What image comes to mind when you hear the words “Doc Marten”?  The answer probably depends on when you were born.  If you were working in a manual job in the early 1960s, you would be likely to think of DMs as quality leather working boots.  If you were a teenager in the late 60s or 70s you would be more likely to associate them with violent gangs.

Did you know that the Doc Marten boot was ‘invented’ by a German Army doctor who had struggled with his army issue boots during the Second World War?  Finding his boots uncomfortable after an injury to his ankle, the good doctor decided to come up with something better – something functional yet at the same time comfortable.  What he designed incorporated better quality leather and an air cushioned sole based on the technology found in tyres that would later become known around the world as “Air Wear”.  Two years after the war had ended and with a new partner helping fund the venture, the boots went into mass production and were an instant hit in Germany.  Believe it or not, at that time 4 out of every five pairs made were snapped up by housewives in their forties, as day wear to keep their feet comfortable while doing their household chores!

Doc Martens Arrival in Britain

Doc Martens were brought into Britain courtesy of a deal the German company entered into with the British company, R. Griggs Group.  Griggs bought the patent and began manufacture in Northamptonshire, making some subtle changes to the design, introducing what would become the trademark oxblood colour and bright yellow stitches.  The boots became an instant hit with construction and factory workers, postmen and the like who need to be on their feet for long periods.

Doc Martens in Fashion

In the 1960s, ‘DMS’ or ‘Air Wear’ became available in oxblood, brown and black.  They began to gain popularity as a fashion item in youth culture, initially among skinheads who would wear them with ankle-length drainpipe jeans, displaying the full height of the boots.  Skinheads were seen as a violent group and so DMs too became associated with violence,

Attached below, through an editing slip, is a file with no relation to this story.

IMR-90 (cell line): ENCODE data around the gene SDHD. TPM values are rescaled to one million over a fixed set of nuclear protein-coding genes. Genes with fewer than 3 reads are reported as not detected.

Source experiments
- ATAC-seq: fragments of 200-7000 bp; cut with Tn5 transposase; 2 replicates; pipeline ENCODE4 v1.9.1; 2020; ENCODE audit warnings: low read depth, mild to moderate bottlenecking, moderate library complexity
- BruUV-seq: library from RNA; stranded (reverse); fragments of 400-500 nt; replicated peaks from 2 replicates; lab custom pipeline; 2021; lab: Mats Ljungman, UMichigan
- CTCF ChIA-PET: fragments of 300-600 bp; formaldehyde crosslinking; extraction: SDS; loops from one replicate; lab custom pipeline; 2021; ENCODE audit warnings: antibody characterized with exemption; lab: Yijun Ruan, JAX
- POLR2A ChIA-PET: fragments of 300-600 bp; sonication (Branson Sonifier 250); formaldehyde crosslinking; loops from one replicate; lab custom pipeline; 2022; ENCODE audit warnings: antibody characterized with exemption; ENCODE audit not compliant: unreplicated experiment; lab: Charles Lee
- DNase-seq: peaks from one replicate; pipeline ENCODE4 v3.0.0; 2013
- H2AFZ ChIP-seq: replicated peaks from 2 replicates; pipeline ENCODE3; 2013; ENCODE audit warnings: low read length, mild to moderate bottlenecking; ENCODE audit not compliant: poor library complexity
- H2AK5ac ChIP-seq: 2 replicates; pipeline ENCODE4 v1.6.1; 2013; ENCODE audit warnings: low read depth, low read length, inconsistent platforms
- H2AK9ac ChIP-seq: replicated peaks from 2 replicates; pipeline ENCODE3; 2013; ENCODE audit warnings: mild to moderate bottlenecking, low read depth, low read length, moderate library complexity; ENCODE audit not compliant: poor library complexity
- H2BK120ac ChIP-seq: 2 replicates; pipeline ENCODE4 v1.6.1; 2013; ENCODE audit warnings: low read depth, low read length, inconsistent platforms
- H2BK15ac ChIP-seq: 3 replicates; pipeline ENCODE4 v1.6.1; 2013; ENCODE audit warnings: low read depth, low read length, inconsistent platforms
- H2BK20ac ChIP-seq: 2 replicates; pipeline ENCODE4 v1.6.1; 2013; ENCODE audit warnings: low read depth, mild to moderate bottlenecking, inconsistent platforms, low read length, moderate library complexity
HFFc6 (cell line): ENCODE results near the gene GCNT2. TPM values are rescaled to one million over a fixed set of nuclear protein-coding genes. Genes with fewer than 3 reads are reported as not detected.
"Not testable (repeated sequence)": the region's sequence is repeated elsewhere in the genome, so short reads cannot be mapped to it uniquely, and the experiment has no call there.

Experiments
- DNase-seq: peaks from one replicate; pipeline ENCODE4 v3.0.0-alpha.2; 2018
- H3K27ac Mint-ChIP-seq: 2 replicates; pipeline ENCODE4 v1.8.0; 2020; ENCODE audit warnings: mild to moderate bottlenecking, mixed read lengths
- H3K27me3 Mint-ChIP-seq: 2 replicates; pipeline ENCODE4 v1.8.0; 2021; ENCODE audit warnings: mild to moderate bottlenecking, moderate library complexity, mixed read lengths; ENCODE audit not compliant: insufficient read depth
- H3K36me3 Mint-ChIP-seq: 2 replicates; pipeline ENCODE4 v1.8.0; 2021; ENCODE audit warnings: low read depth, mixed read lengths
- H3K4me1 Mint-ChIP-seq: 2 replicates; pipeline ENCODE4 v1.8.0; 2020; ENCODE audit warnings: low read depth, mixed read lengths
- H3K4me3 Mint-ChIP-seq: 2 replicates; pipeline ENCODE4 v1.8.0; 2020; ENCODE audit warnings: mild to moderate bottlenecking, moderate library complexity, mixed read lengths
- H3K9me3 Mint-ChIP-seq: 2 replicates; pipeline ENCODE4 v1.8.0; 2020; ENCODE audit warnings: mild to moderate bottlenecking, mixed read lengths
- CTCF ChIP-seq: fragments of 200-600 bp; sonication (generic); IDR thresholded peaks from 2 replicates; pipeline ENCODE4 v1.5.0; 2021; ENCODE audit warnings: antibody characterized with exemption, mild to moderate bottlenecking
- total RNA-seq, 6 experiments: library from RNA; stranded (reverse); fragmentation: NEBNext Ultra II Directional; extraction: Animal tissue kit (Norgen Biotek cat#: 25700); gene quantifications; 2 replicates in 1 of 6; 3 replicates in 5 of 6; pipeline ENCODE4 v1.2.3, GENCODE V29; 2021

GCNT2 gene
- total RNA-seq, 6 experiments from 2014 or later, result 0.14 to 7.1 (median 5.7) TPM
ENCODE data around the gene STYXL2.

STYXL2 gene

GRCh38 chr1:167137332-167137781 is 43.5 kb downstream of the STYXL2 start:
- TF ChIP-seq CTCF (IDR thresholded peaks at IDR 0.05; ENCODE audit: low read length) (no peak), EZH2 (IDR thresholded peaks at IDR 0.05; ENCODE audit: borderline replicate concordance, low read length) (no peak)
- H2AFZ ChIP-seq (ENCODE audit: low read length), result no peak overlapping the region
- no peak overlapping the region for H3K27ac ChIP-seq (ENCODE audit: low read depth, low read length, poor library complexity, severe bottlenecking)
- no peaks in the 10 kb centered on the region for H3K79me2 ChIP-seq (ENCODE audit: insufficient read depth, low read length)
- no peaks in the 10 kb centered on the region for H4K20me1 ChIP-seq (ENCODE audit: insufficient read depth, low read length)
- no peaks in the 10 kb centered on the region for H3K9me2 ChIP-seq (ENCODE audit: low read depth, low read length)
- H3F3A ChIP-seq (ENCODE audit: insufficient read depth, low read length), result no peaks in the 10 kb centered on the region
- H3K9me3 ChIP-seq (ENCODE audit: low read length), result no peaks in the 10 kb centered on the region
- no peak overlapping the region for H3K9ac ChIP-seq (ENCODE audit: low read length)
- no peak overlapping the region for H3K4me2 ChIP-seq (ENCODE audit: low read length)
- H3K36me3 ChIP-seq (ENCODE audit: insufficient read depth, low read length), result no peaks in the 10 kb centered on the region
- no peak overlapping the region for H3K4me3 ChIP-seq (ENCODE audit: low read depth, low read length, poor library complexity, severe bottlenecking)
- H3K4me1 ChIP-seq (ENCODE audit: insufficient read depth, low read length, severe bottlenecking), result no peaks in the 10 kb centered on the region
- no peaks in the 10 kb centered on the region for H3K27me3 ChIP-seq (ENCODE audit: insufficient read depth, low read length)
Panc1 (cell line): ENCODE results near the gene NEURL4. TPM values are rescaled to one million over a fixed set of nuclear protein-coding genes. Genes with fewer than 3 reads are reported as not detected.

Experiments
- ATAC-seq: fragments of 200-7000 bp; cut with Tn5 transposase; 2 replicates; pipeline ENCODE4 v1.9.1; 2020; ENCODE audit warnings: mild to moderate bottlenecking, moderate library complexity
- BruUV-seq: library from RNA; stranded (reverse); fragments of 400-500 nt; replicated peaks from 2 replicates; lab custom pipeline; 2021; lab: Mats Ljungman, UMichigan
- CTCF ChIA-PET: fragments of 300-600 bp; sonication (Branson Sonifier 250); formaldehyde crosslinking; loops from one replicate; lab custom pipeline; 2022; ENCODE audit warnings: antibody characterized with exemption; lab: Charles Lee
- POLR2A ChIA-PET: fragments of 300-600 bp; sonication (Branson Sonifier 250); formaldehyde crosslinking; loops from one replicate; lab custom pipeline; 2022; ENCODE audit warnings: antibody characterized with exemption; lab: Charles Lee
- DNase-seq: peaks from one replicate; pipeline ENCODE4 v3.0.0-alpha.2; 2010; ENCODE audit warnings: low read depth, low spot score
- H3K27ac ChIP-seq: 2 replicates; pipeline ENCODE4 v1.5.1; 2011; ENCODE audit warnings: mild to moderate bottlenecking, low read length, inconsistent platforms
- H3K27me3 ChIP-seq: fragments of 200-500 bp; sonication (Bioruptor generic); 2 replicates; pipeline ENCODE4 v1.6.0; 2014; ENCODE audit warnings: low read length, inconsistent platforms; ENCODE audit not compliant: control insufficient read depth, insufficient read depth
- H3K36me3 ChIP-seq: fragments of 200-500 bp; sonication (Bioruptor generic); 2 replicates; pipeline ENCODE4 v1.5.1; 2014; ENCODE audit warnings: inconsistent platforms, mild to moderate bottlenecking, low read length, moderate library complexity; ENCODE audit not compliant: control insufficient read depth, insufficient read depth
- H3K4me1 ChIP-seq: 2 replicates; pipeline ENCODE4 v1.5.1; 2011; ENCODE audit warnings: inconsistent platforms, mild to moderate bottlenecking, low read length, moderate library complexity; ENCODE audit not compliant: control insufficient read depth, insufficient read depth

In the 70s and 80s DMs gained popularity among punks, scooter boys and the recycled mod movement.  In 1985, the lead singer of new wave band King was known for wearing brightly coloured suits with cut down trousers, revealing psychedelically spray painted Doc Martens in all their glory.

The rise of grunge in the 90s maintained and added to the popularity of the DM to such an extent that a large Doc Marten’s department store was opened in London selling a massive range of boots and other clothing items that had been added to the DM range.  This was the golden age of Doc Martens.  Production at that time was at 10 million pairs of boots per year.  Marketing of the brand was boosted by a deal with West Ham who upgraded a stand at their Upton Park ground and renamed it the ‘Dr Martens Stand’ – a name which was kept until 2009.

More recently DMs have maintained a lower level of youth appeal, being worn mainly by emos and goths.    

Doc Martins in the Noughties

In the new millennium the name Dr Marten was dropped to an extent in favour of the promotion of the ‘Air Wear’ brand with the range being extended to dozens of styles and colours.  The revenue of the company had dipped somewhat and as a cost-cutting measure, production was transferred away from the UK to China and Thailand.  In 2004, production began again in Northamptonshire on the “Vintage” line of original specification boots.

2010 to the Present Day 

The Dr Marten range is in the middle of something of a revival at present with worldwide sales strengthening and also a new, extended clothing line.  14 new stores specialising in Dr Marten products were opening in USA, UK and Hong Kong in the three years to 2011.

History of Dr Martens in Short

  • Between 1960 and 2010 over 100 million pairs of DMs were sold
  • The appeal of DMs in the workplace has proven to be enduring due to the quality and comfort of the product
  • Its basic style has an enduring appeal to youth, but this has fluctuated due to the trends and fashions at various times

The Future of Dr Martens

The quality and comfort of DMs as a working boot continues to make them popular as work wear and there is no sign that this is going to change.  The newly diversified DM range includes over 250 different styles of footwear and also accessories, belts and clothing to supplement the range.  This gives the brand a more solid mainstream appeal outside of the work wear sector making it less reliant on fashion trends.

Article provided by Mike James, an independent content writer in the fashion industry – working alongside a selection of companies including safety gear and office supply specialists JP Supplies, who were consulted over the information contained in this piece.

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